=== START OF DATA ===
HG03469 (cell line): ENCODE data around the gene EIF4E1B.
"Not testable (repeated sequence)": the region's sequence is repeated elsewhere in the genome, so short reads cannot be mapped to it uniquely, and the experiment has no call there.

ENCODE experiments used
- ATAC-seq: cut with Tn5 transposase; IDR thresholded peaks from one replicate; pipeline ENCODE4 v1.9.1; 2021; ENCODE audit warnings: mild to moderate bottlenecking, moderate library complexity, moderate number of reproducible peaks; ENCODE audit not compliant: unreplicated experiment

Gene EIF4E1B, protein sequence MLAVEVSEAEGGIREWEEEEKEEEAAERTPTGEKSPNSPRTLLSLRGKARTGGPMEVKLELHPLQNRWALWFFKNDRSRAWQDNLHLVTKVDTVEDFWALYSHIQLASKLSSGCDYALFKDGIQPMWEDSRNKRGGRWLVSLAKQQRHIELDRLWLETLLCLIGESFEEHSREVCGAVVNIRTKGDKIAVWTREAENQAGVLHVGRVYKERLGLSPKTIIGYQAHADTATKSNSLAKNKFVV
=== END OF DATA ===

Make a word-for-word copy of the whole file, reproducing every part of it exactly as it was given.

HG03469 (cell line): ENCODE data around the gene EIF4E1B.
"Not testable (repeated sequence)": the region's sequence is repeated elsewhere in the genome, so short reads cannot be mapped to it uniquely, and the experiment has no call there.

ENCODE experiments used
- ATAC-seq: cut with Tn5 transposase; IDR thresholded peaks from one replicate; pipeline ENCODE4 v1.9.1; 2021; ENCODE audit warnings: mild to moderate bottlenecking, moderate library complexity, moderate number of reproducible peaks; ENCODE audit not compliant: unreplicated experiment

Gene EIF4E1B, protein sequence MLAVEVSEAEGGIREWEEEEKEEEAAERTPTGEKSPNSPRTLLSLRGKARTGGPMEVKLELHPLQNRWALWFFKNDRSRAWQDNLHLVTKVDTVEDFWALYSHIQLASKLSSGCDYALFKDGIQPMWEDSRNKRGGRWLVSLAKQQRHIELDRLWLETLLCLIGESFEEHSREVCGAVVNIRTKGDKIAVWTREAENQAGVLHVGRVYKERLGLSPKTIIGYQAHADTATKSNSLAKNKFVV